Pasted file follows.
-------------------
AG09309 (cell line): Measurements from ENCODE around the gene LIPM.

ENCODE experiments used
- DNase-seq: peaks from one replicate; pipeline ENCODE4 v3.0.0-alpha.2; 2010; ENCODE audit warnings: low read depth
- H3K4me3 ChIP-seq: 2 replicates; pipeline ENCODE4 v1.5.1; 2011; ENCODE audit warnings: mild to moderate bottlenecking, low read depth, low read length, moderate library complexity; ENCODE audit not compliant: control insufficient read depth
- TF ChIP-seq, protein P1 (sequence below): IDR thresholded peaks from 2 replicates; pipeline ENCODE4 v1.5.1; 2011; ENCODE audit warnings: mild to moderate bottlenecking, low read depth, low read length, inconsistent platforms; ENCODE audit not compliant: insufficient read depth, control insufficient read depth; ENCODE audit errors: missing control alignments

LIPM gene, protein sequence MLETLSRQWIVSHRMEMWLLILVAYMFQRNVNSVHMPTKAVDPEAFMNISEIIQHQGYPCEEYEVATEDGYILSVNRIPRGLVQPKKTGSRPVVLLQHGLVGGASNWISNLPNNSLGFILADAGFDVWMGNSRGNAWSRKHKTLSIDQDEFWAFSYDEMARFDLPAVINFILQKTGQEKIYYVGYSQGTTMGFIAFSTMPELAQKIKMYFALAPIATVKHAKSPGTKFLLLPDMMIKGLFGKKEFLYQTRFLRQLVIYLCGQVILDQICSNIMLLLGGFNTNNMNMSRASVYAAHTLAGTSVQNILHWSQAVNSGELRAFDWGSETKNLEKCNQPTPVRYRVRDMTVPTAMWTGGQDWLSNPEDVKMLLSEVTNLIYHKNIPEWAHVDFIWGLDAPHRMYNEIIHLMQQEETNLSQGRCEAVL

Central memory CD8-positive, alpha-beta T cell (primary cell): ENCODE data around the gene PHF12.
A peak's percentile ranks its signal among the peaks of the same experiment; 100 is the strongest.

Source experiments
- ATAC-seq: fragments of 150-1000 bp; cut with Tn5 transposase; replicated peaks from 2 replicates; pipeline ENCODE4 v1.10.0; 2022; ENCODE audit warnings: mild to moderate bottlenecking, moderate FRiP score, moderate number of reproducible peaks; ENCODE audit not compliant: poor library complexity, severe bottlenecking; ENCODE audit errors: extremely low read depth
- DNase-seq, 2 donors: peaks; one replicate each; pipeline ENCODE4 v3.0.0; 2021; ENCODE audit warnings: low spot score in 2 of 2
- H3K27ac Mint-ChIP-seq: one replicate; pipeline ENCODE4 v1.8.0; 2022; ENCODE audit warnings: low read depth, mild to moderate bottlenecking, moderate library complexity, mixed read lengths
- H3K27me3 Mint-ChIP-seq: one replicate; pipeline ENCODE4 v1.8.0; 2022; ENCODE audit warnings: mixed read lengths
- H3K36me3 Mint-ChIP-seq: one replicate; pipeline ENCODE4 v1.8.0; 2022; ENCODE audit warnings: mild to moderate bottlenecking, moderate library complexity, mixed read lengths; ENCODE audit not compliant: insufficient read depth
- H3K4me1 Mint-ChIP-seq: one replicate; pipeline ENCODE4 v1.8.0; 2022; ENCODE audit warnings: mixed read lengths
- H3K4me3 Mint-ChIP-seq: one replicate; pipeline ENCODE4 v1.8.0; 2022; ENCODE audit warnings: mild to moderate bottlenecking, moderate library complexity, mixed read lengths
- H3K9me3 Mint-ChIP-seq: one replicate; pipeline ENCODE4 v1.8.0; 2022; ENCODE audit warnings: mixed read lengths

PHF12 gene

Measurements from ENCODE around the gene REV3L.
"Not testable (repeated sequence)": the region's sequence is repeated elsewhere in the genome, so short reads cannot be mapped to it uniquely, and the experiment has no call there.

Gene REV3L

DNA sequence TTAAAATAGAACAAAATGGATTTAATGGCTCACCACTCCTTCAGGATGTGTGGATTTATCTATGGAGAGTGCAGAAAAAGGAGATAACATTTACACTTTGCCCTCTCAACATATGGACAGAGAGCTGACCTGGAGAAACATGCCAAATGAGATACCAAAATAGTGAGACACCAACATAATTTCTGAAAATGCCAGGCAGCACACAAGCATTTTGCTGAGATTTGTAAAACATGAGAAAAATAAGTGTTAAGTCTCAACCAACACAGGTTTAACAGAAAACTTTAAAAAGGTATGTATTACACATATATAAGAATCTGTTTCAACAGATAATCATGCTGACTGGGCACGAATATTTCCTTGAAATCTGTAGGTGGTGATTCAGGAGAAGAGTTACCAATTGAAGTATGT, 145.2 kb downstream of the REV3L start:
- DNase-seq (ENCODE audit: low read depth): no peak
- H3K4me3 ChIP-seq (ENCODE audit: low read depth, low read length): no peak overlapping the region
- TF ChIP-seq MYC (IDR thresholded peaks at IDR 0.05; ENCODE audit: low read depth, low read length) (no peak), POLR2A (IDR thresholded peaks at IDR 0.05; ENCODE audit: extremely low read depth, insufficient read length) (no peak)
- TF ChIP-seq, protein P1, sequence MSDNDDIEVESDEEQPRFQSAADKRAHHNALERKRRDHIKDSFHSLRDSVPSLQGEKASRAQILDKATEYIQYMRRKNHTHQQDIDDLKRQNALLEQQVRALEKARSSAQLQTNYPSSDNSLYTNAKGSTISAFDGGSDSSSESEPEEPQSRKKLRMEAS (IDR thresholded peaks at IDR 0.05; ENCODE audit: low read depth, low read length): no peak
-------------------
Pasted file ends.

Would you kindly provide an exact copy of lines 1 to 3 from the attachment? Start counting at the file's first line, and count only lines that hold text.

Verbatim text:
AG09309 (cell line): Measurements from ENCODE around the gene LIPM.

ENCODE experiments used
- DNase-seq: peaks from one replicate; pipeline ENCODE4 v3.0.0-alpha.2; 2010; ENCODE audit warnings: low read depth